5 GOP Senators Will Consider Convicting Trump. Here's Where Some Others Stand

Ten House Republicans crossed the aisle to vote for the second impeachment of President Donald Trump. But nearly twice as many GOP Republicans will be needed in order to convict the commander-in-chief over in the Senate.

Should all 50 members of the Democratic Caucus vote to convict, and all senators be present and voting, 17 Republicans would need to agree that Trump committed "incitement of insurrection" when a violent mob of his supporters attacked the U.S. Capitol on January 6 to reach the upper chamber's required two-third threshold to convict.

It's a difficult feat that has never been accomplished in American history. Sen. Joe Manchin (D-W.V.) has cast doubts on conviction and said another impeachment is "ill-advised" because it would further divide the country, making it plausible that Democrats will need more than 17 Republicans to jump on board.

But Trump's former firewall of GOP support on Capitol Hill has diminished significantly since helping to incite the January 6 riot, as some Republicans are anxious to rid the T.V.-reality-star-turned-president from the party.

The trial is not expected to commence until after President-elect Joe Biden is sworn into office and Trump has vacated the White House.

Here is where Republican senators stand so far on convicting Trump of incitement of insurrection.

Donald Trump
President Donald Trump stepping off Air Force One upon arrival in Harlingen, Texas, on January 12. Trump on January 13 became the first US president to be impeached for a second time, when a bipartisan majority in the House of Representatives voted to charge him with inciting last week's attack on the US Capitol. Photo by MANDEL NGAN/AFP/Getty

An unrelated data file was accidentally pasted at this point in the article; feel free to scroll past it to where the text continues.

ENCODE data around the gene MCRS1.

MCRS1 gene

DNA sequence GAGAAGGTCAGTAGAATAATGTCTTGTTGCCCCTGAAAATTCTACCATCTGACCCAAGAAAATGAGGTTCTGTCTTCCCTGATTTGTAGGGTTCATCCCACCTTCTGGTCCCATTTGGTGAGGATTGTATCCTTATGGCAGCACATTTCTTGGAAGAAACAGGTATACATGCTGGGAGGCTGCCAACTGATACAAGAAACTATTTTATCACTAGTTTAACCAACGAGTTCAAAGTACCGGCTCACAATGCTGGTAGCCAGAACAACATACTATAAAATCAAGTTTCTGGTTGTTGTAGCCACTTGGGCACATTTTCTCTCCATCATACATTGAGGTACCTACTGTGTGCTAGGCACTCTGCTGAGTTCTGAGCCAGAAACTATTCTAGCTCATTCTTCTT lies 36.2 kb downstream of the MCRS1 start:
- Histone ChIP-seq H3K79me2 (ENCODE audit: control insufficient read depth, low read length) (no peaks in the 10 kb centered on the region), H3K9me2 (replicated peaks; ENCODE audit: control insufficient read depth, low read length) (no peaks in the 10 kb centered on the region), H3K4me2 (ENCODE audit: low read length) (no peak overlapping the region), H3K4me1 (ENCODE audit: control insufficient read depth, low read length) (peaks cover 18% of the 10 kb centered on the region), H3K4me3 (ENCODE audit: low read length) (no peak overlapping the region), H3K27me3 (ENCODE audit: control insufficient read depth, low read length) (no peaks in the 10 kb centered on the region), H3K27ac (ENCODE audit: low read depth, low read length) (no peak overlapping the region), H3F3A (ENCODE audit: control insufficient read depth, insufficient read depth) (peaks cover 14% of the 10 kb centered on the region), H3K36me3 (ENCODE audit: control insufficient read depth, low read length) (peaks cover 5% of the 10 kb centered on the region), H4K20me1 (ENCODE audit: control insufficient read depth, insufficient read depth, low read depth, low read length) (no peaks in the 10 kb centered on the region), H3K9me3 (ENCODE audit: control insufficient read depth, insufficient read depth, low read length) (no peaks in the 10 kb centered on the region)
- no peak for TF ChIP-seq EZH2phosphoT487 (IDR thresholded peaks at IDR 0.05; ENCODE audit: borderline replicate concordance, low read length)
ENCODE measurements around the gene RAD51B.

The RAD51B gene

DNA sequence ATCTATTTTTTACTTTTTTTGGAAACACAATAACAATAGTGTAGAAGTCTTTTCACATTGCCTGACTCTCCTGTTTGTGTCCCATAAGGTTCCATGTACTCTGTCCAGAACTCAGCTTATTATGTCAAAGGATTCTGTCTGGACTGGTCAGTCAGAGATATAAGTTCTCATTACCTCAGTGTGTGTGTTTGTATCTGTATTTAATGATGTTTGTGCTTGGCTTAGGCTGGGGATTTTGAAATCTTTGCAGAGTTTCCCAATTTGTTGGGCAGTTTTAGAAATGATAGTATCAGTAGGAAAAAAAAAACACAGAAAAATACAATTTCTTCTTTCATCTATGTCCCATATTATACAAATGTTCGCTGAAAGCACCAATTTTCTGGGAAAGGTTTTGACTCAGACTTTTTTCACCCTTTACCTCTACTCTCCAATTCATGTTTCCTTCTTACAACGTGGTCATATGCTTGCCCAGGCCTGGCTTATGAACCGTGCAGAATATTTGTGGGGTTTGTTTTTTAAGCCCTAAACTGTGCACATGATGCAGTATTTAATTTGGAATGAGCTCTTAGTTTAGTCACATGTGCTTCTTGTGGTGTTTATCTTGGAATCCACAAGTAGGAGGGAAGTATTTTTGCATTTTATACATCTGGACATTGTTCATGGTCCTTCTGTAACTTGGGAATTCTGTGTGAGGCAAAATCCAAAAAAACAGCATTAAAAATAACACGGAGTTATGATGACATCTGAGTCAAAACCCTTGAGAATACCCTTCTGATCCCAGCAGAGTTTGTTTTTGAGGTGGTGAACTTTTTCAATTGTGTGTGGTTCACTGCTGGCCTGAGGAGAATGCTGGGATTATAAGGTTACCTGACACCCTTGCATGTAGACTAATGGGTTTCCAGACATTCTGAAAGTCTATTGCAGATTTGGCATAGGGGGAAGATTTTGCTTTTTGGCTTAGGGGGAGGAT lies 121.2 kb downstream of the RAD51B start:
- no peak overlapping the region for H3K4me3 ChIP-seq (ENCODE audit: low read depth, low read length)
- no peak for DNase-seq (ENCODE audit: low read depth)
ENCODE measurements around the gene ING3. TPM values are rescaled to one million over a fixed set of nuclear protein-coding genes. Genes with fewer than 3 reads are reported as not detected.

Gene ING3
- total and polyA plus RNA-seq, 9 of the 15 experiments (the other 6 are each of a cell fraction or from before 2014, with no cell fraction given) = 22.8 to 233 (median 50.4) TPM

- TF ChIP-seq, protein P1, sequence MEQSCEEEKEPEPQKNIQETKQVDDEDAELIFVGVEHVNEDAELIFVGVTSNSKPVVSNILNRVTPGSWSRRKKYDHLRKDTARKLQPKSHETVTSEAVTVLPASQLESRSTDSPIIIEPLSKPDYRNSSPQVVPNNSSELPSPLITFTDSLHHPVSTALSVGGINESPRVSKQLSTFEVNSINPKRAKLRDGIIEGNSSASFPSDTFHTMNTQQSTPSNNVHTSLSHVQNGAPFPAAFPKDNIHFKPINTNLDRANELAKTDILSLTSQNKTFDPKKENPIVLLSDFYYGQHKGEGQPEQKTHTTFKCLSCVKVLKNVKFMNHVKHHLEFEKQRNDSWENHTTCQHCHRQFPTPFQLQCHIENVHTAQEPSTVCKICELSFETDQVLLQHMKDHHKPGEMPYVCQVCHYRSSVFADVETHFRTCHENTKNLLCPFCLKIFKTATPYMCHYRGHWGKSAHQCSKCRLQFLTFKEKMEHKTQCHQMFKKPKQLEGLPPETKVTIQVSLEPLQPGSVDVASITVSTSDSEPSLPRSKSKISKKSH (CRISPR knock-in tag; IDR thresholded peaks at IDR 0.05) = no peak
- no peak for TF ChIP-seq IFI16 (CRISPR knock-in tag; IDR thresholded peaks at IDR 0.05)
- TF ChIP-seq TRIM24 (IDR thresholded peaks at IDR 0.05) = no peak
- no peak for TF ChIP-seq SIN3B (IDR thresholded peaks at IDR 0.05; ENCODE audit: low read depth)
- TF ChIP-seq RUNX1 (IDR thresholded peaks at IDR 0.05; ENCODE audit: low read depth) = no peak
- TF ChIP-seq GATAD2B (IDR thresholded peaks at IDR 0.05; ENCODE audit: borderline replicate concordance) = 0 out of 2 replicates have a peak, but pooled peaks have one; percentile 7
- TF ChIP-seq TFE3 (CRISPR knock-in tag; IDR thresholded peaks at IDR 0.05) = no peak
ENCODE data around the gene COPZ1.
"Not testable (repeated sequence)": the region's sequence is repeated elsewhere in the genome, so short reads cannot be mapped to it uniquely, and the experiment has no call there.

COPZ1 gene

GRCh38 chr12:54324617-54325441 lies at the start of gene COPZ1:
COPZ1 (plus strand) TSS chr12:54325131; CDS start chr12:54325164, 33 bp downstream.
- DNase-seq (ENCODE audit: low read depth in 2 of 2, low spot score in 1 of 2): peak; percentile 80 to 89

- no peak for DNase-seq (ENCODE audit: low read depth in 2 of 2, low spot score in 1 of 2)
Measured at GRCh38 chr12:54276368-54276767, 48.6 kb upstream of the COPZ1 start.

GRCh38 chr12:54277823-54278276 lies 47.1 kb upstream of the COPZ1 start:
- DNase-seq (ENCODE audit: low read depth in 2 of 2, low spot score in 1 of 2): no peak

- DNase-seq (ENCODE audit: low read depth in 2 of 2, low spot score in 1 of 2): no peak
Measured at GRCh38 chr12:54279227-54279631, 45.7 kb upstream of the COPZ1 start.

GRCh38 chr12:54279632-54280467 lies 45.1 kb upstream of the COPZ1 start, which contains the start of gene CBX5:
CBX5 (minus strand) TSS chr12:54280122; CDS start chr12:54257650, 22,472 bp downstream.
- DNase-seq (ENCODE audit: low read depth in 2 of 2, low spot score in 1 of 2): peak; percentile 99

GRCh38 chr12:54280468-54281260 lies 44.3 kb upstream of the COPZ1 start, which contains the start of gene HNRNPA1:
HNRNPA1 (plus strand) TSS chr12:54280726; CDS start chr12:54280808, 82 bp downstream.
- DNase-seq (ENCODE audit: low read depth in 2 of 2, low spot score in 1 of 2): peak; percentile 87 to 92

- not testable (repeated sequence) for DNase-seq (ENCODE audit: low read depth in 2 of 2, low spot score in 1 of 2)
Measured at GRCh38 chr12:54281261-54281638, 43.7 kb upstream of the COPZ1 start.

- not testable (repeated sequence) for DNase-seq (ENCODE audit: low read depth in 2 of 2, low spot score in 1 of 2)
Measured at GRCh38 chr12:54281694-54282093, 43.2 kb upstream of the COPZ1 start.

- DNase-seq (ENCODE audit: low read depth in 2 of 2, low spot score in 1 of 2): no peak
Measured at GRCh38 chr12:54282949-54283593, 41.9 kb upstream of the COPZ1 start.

On the Fence:

At least five GOP senators have indicated they're open to conviction, but none have yet committed to voting one way or the other. The notion that so many are open to the idea is a strong indication of the intraparty divide and is a departure from the stance nearly all Republicans had during the first impeachment: it's not going to happen. Whether Trump will be convicted is unknown.

Lisa Murkowski (Alaska): Undecided but says House's swift impeachment was "appropriate."

In a scathing statement issued Thursday, the moderate lawmaker pit direct blame on the president's repeated false claims about the election that spawned violence.

"For months, the President has perpetuated false rhetoric that the election was stolen and rigged, even after dozens of courts ruled against these claims. When he was not able to persuade the courts or elected officials, he launched a pressure campaign against his own Vice President, urging him to take actions that he had no authority to do. On the day of the riots, President Trump's words incited violence, which led to the injury and deaths of Americans – including a Capitol Police officer – the desecration of the Capitol, and briefly interfered with the government's ability to ensure a peaceful transfer of power. Such unlawful actions cannot go without consequence and the House has responded swiftly, and I believe, appropriately, with impeachment."

On Jan. 8, Murkowski became the first GOP senator to call for Trump's immediate resignation.

"I want him to resign. I want him out," she told the Anchorage Daily News. "He has caused enough damage."

Ben Sasse (Neb.): Undecided but says he will "definitely consider."

"The United States Capitol—the world's greatest symbol of self-government—was ransacked while the leader of the free world cowered behind his keyboard—tweeting against his Vice President for fulfilling the duties of his oath to the Constitution," Sasse said following the attack.

"Lies have consequences. This violence was the inevitable and ugly outcome of the President's addiction to constantly stoking division."